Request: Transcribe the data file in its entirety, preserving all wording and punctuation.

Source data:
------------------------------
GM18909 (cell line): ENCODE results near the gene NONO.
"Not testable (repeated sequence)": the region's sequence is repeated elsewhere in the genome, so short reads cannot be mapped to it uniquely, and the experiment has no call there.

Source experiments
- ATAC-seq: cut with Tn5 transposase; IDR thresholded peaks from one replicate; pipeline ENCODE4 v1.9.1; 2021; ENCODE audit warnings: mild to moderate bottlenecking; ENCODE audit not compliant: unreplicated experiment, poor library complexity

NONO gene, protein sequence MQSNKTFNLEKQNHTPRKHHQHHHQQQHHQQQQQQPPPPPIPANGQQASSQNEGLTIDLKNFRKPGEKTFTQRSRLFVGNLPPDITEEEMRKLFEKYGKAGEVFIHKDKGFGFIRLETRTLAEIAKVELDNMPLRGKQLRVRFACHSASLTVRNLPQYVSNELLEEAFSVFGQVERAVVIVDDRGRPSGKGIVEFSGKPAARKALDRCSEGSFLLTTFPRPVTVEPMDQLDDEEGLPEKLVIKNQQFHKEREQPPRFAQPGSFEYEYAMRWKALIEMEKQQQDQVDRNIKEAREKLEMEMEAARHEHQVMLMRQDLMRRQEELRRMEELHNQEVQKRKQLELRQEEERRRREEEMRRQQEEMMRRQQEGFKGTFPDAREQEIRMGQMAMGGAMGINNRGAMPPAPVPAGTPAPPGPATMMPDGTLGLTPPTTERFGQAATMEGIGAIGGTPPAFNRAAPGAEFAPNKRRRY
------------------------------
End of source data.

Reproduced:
GM18909 (cell line): ENCODE results near the gene NONO.
"Not testable (repeated sequence)": the region's sequence is repeated elsewhere in the genome, so short reads cannot be mapped to it uniquely, and the experiment has no call there.

Source experiments
- ATAC-seq: cut with Tn5 transposase; IDR thresholded peaks from one replicate; pipeline ENCODE4 v1.9.1; 2021; ENCODE audit warnings: mild to moderate bottlenecking; ENCODE audit not compliant: unreplicated experiment, poor library complexity

NONO gene, protein sequence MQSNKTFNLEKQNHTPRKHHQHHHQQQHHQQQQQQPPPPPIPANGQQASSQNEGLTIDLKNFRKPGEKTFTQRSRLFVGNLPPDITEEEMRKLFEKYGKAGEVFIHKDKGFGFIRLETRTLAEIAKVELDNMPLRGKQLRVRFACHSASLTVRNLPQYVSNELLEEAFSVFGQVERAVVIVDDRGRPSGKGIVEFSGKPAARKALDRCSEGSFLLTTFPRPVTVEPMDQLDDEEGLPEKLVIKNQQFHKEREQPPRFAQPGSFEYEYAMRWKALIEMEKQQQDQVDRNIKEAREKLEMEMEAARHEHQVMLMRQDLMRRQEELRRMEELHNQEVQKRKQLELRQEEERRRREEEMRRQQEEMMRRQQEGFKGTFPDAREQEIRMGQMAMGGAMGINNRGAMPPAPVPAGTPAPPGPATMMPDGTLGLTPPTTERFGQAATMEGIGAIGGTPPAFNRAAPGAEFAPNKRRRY